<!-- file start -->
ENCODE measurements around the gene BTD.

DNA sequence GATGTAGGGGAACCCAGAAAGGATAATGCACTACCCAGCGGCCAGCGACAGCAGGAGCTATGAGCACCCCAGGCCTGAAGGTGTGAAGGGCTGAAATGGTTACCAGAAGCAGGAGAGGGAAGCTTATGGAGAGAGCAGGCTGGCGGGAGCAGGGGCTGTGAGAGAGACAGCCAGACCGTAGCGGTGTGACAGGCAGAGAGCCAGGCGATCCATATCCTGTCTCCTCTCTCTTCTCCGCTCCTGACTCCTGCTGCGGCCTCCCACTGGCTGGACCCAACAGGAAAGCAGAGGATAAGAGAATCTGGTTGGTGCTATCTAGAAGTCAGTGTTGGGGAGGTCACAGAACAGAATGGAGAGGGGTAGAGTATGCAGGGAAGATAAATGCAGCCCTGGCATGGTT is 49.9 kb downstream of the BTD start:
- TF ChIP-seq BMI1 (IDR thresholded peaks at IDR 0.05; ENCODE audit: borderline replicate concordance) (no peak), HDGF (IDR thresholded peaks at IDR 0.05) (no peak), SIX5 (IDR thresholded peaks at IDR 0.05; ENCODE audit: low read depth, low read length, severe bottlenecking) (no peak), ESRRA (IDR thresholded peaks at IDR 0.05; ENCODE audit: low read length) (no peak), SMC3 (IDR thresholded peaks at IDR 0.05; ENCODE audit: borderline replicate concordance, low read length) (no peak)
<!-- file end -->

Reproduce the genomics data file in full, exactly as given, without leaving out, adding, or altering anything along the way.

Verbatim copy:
ENCODE measurements around the gene BTD.

DNA sequence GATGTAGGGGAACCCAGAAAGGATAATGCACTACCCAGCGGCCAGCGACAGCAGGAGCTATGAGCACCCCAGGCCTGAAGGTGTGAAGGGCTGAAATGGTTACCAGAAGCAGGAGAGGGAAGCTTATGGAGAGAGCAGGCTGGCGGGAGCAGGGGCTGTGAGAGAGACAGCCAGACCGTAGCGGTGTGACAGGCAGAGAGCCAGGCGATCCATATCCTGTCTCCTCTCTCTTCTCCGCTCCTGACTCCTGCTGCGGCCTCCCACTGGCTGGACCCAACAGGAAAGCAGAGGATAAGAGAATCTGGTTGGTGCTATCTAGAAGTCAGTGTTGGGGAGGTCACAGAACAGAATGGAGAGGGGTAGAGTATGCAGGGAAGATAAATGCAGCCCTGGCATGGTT is 49.9 kb downstream of the BTD start:
- TF ChIP-seq BMI1 (IDR thresholded peaks at IDR 0.05; ENCODE audit: borderline replicate concordance) (no peak), HDGF (IDR thresholded peaks at IDR 0.05) (no peak), SIX5 (IDR thresholded peaks at IDR 0.05; ENCODE audit: low read depth, low read length, severe bottlenecking) (no peak), ESRRA (IDR thresholded peaks at IDR 0.05; ENCODE audit: low read length) (no peak), SMC3 (IDR thresholded peaks at IDR 0.05; ENCODE audit: borderline replicate concordance, low read length) (no peak)